The timetable filtering algorithm introduced in [TT2015] is an efficient yet simple filtering algorithm for Cumulative.

It is a two-stage algorithm:

  1. Build an optimistic profile of the resource requirement and check that it does not exceed the capacity.
  2. Filter the earliest start of the activities such that they are not in conflict with the profile.

Consider in the next example the depicted activity that can be executed anywhere between the two solid brackets. It cannot execute at its earliest start since this would violate the capacity of the resource. We thus need to postpone the activity until a point in time where it can execute over its entire duration without being in conflict with the profile and the capacity. The earliest point in time is 7:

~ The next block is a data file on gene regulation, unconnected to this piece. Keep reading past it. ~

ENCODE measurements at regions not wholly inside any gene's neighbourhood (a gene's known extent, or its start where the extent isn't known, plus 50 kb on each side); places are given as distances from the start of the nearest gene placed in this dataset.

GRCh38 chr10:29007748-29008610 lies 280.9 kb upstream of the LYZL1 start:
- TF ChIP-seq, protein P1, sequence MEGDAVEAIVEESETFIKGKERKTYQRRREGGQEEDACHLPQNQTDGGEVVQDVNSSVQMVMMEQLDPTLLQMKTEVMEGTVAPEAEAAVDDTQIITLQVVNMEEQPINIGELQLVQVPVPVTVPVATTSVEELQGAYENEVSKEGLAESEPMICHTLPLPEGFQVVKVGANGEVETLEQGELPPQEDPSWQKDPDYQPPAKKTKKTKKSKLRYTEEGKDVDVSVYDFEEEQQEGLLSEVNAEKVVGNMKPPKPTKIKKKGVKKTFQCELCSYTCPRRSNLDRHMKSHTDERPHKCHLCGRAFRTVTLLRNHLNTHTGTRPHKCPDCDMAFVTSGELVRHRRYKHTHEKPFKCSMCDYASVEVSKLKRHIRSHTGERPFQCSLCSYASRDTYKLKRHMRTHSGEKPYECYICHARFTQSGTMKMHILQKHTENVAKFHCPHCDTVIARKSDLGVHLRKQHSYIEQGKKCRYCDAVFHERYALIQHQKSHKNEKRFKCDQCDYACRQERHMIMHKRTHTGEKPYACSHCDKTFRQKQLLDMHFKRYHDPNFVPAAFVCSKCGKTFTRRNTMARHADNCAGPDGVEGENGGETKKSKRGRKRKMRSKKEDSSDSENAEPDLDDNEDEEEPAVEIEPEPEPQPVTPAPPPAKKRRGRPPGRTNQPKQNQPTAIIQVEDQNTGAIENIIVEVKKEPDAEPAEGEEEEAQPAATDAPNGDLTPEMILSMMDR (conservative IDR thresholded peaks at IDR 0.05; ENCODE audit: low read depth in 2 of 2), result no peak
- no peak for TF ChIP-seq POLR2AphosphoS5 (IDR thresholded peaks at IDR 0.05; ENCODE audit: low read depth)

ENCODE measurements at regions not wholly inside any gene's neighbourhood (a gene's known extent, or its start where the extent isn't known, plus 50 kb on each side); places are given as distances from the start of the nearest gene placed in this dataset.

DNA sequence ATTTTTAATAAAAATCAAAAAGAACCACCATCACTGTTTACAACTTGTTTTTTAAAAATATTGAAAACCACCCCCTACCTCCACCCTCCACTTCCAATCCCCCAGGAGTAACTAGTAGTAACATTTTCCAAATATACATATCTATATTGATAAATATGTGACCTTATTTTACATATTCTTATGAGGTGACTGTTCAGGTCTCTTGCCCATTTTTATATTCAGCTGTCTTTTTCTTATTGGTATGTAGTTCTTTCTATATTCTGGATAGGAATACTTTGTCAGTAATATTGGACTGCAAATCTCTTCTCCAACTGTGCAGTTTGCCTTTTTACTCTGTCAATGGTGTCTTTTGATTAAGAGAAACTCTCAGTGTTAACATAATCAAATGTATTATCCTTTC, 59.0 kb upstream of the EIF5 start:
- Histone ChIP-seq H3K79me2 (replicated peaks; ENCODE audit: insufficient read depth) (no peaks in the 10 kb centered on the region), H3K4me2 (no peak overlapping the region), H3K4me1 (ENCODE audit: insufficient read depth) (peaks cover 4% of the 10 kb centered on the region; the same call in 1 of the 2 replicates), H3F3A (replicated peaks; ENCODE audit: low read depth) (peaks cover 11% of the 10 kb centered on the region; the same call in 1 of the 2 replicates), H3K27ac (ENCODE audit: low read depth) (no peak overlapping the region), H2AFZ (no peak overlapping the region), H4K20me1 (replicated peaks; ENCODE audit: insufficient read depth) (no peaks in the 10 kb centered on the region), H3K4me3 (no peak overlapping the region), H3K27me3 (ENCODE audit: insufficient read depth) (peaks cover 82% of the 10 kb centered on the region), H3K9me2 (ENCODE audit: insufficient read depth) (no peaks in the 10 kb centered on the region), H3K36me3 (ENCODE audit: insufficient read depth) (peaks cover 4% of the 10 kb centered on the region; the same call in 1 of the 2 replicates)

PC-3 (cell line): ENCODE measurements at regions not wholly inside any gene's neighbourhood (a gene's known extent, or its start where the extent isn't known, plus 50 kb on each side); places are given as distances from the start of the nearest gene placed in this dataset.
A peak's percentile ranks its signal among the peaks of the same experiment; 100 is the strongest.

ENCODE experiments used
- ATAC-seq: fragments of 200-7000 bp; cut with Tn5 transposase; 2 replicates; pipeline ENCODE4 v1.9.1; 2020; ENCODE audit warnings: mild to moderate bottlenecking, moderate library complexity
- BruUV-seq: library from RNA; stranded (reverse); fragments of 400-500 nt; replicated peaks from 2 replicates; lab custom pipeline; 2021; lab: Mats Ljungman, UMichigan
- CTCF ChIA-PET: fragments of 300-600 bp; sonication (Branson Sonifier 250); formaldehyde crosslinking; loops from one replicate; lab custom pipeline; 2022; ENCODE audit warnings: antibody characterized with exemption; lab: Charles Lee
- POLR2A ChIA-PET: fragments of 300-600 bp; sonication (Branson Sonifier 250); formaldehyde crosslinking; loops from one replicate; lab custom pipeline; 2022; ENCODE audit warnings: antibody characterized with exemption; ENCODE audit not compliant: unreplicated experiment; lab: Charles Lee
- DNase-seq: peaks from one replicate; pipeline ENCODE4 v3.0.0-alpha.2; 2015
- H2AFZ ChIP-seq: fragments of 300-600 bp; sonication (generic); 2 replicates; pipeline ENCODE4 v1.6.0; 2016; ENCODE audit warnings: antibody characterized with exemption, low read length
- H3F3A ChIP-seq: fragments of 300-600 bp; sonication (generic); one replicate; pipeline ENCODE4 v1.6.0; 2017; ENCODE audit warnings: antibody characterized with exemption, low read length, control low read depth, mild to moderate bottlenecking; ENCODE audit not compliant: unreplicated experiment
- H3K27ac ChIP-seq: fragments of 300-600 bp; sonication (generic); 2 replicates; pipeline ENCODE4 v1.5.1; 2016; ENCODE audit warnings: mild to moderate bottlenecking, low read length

scheduling timetable1

Profiles

We provide a class Profile.java that is able to efficiently build a resource profile given an array of rectangles as input. A rectangle has three attributes: start, end, and height, as shown next:

rectangle

Indeed, a profile is nothing more than a sequence of rectangles. An example profile is given next. It is built from three input rectangles provided to the constructor of Profile.java.

The profile consists of 7 contiguous rectangles. The first rectangle, R0, starts at Integer.MIN_VALUE with a height of zero, and the last rectangle, R6, ends at Integer.MAX_VALUE, also with a height of zero. These two dummy rectangles are convenient because they guarantee that there exists a rectangle in the profile for any point in time: